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Domo Knowledge Base

Understanding Joins

Intro

One of the most common reasons for an “Invalid Query” error and duplicated rows is improperly joined data in SQL, or, essentially, a lack of understanding of how joins are supposed to work. The following article will give you the knowledge you need about joining data using SQL so you can avoid Invalid Query errors and duplicate row problems like this in the future.

Video

Watch the following motion graphic video to gain a better understanding to appending and joining data in Domo:

https://domo.box.com/s/shndapp42ruqq...6sy97bhksg3c9h

Use Case Example

Joins in SQL are used to combine two tables together, typically when you are adding additional columns. Joins work by combining two tables together on a unique column. The type of join you’re using will determine the way the two tables will join together.

For example, say you have a table (see Table 1) that gives you daily sales numbers and a second table (see Table 2) that gives you daily number of employees worked, and you would really like to see how many employees worked on any given day and compare that to your sales numbers for each day. Using a full outer left join, we would join the two tables together, so that date = date. Any row on table two that has a date that matches table one will be joined onto table one on the same row. So, for Table 3, we now have date, the daily sales, and the number of employees worked all in the same table.

When you pull this DataSet into Domo, no error will result.

Table 1. Sales per day

Date

Sales

2016-05-14

100

2016-05-15

200

2016-05-16

300

2016-05-17

400

 

Table 2. Employees worked per day

Date

Employees Worked

2016-05-14

10

2016-05-15

15

2016-05-16

20

2016-05-17

25

 

Table 3. Sales and employees worked per day

Date

Sales

Employees Worked

2016-05-14

100

10

2016-05-15

200

15

2016-05-16

300

20

2016-05-17

400

25

 

Avoiding Duplicates

Duplicates come into play when you aren’t joining on a unique column. Let’s look at Table 4 and 5, which are similar to Tables 1 and 2 above, but now two rows in both tables happen to have the same date of 2016-05-17. Again, if we perform a left outer join where date = date, each row from Table 5 will join on to every matching row from Table 4. However, in this case, the join will result in 4 rows of duplicate dates in the joined DataSet (see Table 6).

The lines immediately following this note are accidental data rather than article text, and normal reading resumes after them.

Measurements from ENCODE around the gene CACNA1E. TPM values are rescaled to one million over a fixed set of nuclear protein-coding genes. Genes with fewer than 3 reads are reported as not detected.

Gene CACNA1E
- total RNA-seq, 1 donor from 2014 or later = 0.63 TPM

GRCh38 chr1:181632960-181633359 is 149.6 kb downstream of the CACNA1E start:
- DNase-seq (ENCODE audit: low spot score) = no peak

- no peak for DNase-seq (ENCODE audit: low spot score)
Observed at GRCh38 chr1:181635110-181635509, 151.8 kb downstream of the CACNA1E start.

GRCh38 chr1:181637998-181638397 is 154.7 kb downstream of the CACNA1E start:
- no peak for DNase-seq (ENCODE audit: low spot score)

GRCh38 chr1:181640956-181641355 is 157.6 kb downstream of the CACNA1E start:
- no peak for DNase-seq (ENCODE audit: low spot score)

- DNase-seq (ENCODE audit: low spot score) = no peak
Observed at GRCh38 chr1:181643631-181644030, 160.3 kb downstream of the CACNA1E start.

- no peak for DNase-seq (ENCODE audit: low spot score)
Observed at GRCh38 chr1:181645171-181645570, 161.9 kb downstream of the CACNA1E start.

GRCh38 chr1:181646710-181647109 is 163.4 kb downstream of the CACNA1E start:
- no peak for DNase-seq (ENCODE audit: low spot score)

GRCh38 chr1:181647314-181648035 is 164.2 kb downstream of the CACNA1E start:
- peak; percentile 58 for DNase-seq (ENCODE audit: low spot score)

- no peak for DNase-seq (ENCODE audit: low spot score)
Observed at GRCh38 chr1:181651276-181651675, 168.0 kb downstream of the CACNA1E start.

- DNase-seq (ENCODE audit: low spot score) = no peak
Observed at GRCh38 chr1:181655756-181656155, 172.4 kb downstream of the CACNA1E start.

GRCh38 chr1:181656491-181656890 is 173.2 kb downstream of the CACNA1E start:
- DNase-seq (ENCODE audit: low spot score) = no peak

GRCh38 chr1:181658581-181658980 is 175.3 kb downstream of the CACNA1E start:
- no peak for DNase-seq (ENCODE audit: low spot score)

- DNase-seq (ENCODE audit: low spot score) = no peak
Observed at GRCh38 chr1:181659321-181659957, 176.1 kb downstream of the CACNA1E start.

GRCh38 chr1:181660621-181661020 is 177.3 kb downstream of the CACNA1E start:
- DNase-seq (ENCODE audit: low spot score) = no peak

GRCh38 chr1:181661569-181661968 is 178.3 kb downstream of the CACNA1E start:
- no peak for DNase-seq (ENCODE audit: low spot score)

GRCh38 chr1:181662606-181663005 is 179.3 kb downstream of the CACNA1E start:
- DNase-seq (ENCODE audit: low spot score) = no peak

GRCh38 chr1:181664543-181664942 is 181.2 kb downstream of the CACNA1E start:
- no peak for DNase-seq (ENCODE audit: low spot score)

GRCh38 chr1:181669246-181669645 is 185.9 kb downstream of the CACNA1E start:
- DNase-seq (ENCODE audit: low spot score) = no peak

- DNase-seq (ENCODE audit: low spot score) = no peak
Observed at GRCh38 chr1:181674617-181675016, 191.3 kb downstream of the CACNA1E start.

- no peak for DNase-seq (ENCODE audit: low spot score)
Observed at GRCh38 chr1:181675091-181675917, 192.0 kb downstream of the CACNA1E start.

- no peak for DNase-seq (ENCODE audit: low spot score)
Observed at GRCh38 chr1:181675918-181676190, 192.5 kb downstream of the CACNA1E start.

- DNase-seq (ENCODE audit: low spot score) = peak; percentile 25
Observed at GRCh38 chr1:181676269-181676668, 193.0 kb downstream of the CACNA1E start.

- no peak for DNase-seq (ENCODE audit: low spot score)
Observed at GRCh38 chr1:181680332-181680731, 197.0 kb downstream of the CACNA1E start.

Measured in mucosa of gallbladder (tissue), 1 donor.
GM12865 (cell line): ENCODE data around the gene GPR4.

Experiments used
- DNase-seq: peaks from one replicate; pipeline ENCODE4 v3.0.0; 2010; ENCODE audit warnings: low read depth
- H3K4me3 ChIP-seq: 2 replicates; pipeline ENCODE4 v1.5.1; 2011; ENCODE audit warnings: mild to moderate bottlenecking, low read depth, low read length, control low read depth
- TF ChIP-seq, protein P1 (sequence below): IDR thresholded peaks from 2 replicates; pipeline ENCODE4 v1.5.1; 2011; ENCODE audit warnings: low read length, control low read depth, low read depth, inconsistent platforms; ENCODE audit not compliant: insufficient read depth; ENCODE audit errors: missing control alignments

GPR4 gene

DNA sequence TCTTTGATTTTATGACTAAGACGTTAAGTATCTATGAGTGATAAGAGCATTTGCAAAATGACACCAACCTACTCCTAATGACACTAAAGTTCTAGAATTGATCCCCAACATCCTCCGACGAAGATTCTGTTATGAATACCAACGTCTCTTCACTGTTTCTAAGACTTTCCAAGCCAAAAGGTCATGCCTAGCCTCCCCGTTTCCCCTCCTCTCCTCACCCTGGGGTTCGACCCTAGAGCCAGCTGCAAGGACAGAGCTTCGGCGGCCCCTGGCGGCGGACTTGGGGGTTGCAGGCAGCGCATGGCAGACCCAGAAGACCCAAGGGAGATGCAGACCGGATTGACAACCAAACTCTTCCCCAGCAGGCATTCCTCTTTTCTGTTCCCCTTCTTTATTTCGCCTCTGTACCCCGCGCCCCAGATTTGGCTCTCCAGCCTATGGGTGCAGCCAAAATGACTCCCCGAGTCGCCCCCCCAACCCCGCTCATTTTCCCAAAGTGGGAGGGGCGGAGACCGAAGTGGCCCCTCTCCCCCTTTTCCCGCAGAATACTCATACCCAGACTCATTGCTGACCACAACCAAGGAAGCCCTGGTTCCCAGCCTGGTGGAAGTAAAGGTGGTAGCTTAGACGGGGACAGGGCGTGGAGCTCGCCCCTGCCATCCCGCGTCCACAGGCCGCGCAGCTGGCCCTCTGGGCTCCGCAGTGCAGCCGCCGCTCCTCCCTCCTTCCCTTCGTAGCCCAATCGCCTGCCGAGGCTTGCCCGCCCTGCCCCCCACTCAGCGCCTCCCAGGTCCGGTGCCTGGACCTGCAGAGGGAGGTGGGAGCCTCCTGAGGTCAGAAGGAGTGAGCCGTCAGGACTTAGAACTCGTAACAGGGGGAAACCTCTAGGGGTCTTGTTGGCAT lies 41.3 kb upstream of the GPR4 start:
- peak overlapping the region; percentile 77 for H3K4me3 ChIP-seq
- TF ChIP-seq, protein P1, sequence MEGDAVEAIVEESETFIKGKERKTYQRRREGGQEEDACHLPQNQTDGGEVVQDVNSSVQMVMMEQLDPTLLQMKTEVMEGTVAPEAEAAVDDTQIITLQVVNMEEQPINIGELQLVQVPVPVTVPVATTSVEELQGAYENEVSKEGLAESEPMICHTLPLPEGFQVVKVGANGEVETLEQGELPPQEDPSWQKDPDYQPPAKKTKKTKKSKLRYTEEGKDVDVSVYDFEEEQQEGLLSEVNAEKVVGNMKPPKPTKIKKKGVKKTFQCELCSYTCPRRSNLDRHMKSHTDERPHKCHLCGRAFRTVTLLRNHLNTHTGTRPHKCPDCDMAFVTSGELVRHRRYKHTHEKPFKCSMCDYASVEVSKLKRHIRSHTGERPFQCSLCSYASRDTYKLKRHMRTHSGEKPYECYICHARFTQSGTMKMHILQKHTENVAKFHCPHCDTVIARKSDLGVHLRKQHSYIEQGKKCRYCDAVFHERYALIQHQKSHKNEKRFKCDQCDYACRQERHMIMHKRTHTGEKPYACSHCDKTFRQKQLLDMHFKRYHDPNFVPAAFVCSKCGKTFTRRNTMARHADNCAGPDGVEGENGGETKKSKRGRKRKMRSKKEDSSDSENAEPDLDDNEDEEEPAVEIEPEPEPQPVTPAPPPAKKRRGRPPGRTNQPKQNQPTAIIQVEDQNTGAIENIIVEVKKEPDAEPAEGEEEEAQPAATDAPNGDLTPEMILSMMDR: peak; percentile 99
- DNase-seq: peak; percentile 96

Table 4. Sales per day

Date

Sales

2016-05-14

100

2016-05-15

200

2016-05-16

300

2016-05-17

400

2016-05-17

450

 

Table 5. Employees worked per day

Date

Employees Worked

2016-05-14

10

2016-05-15

15

2016-05-16

20

2016-05-17

25

2016-05-17

26

 

Table 6. Sales and employees worked per day

Date

Sales

Employees Worked

2016-05-14

100

10

2016-05-15

200

15

2016-05-16

300

20

2016-05-17

400

25

2016-05-17

400

26

2016-05-17

450

25

2016-05-17

450

26

In order to avoid duplicate dates like this, you should always join on a unique column.

Overview of the Types of Joins

Another common misunderstanding among users are the differences between each type of join. To help you get a better sense of which rows in a dataset are affected by each type of join, review the following visuals:

 

LEFT OUTER JOIN

 

RIGHT OUTER JOIN

 

INNER JOIN

 

FULL OUTER JOIN

 

In summary, ensure you’re applying the proper type of join to match the same column types or column set-up that you would like to appear in your resulting dataset.

Join Errors to Avoid

  • Joining where a string is equal to a value.
  • Joining on columns that have empty string values.  
  • Performing a date function on a column in the join that looks like a date but for whatever reason is coming in as a string.